Stiglitz: First, he has to recognize that there is a problem at all. Watching inequality grow is like watching the grass grow. You don't see it happening day by day, but over a period of time it becomes visible.
SPIEGEL: What is the scale this inequality?
Stiglitz: In the last decades, income and wealth disparity have grown dramatically in this country. Let me give you an example: In 2011, the six heirs to the Walmart empire commanded wealth of almost $70 billion, which is equivalent to the wealth of the entire bottom 30 percent of US society.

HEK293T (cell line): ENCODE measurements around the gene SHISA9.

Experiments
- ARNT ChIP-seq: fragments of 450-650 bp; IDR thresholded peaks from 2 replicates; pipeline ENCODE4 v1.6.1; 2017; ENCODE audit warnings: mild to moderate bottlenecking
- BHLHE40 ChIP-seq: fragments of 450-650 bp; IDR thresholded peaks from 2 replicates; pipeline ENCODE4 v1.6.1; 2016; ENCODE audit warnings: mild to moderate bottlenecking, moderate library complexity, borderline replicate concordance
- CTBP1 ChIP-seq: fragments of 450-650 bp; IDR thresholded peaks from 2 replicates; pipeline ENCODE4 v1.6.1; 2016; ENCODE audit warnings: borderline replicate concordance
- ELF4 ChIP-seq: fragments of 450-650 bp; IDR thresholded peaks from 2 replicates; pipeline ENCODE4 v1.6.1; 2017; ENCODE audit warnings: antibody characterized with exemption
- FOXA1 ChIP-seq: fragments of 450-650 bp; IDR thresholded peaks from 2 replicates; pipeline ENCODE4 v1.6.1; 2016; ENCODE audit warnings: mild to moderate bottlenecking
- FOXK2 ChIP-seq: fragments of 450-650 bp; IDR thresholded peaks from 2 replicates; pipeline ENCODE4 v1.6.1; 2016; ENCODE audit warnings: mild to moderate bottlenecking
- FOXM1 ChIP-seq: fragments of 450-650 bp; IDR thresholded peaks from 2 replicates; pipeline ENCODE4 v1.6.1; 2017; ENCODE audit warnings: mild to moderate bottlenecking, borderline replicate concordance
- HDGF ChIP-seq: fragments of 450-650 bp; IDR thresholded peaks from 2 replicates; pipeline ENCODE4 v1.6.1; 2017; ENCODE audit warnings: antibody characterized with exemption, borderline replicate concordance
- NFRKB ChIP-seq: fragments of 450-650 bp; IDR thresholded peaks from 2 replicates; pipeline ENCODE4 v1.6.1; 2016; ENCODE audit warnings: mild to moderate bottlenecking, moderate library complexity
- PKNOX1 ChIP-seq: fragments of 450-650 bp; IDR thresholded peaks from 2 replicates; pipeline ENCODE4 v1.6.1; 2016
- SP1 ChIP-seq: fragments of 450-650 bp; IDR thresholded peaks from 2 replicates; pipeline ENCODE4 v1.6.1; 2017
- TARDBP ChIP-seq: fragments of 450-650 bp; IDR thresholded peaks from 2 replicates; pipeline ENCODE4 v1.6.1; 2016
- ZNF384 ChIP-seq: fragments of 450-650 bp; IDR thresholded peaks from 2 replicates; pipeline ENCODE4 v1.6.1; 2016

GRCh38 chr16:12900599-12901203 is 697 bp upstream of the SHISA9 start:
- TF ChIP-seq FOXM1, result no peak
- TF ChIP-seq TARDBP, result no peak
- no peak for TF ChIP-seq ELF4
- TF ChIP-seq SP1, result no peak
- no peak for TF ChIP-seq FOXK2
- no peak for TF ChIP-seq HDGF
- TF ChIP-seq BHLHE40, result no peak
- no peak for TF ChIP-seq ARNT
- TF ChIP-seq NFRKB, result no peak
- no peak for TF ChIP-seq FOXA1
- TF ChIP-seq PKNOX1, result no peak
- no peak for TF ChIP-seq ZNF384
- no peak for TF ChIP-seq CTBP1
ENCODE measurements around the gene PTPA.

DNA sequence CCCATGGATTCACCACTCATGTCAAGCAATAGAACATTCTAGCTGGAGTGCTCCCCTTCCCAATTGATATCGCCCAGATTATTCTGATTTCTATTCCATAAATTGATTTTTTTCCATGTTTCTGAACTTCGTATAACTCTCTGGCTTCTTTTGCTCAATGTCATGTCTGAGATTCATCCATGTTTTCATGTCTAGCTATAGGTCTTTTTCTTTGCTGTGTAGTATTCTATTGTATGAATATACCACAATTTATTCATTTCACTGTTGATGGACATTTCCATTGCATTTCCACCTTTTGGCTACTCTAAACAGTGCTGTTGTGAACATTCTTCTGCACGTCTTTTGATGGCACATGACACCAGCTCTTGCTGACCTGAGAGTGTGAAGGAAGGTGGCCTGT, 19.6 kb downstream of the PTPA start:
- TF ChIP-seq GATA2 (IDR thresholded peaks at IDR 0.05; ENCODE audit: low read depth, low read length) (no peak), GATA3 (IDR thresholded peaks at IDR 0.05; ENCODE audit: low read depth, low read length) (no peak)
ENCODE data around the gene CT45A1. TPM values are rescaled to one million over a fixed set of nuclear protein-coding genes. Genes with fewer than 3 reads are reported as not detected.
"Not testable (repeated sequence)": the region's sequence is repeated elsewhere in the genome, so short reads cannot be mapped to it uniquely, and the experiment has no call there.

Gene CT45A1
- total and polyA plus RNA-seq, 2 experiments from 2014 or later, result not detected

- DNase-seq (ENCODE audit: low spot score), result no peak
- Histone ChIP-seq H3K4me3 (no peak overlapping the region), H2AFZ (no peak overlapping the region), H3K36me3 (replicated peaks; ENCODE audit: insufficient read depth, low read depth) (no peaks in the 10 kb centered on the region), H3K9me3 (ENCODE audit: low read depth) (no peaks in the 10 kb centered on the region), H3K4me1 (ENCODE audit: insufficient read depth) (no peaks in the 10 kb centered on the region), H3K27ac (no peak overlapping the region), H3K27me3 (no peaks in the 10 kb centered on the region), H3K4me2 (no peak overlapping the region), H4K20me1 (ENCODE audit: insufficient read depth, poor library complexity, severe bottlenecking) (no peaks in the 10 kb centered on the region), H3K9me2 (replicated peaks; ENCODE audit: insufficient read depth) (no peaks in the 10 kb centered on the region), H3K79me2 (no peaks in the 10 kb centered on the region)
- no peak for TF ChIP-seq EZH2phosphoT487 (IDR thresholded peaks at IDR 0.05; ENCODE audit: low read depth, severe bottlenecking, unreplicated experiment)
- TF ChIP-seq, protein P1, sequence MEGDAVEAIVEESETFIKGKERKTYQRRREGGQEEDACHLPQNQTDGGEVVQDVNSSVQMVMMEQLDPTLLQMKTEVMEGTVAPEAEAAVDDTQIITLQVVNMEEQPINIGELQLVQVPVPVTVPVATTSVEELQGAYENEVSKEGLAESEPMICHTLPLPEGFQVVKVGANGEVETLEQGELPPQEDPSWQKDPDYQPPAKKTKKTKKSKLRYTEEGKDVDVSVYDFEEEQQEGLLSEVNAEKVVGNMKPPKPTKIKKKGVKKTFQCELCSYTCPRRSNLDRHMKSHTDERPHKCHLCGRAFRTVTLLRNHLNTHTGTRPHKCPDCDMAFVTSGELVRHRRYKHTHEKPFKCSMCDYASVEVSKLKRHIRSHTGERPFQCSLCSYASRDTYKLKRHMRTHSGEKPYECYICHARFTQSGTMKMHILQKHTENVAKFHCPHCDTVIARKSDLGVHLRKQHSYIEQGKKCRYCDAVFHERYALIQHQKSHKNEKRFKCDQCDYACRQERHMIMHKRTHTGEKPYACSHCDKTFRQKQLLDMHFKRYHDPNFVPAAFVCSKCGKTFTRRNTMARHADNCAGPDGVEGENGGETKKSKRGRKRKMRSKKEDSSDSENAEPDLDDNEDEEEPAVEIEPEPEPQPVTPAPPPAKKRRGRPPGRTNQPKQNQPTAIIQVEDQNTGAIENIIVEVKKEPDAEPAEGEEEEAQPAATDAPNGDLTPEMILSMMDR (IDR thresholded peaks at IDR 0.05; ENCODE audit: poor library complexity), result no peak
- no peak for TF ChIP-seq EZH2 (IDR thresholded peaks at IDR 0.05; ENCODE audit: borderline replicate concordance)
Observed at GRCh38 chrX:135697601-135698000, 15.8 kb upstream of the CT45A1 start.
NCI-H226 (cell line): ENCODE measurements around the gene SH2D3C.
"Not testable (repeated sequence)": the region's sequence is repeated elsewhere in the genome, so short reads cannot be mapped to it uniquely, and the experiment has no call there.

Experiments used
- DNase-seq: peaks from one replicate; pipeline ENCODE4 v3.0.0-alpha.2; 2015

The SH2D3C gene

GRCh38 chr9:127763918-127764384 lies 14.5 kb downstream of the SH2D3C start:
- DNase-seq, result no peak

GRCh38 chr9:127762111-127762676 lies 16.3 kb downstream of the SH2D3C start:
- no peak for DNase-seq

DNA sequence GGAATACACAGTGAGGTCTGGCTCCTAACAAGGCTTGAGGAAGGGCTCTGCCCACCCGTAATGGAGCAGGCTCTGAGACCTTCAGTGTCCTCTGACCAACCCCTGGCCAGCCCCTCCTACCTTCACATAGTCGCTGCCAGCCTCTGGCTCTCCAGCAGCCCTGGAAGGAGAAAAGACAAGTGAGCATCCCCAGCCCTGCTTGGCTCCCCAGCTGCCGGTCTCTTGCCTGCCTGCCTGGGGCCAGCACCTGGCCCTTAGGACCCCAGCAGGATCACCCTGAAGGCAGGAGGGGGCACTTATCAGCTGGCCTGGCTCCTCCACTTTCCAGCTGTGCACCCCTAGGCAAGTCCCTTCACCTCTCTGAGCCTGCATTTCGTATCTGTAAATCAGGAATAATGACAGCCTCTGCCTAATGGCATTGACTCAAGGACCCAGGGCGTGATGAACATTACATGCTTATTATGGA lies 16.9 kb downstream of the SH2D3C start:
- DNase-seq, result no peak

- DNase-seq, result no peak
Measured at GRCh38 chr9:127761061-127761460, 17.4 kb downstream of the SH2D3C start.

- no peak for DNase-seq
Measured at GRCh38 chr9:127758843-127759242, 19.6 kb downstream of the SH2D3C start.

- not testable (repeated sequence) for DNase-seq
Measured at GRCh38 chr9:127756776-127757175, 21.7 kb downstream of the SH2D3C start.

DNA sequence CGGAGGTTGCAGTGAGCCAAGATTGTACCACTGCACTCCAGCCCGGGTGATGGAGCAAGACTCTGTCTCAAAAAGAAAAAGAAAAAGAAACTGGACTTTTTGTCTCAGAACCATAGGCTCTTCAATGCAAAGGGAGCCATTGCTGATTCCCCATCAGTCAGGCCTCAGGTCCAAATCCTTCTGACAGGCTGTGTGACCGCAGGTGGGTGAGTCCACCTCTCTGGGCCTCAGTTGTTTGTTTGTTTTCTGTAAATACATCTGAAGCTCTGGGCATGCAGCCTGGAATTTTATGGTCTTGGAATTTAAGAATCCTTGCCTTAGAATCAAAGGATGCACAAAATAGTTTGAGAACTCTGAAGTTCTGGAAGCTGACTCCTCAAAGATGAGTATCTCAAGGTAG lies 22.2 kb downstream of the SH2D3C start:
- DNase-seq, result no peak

SPIEGEL: The US has always thought of itself as a land of opportunity where people can go from rags to riches. What has become of the American dream?
Stiglitz: This belief is still powerful, but the American dream has become a myth. The life chances of a young US citizen are more dependent on the income and education of his parents than in any other advanced industrial country for which there is data. The belief in the American dream is reinforced by anecdotes, by dramatic examples of individuals who have made it from the bottom to the top -- but what matters most are an individual's life chances. The belief in the American dream is not supported by the data.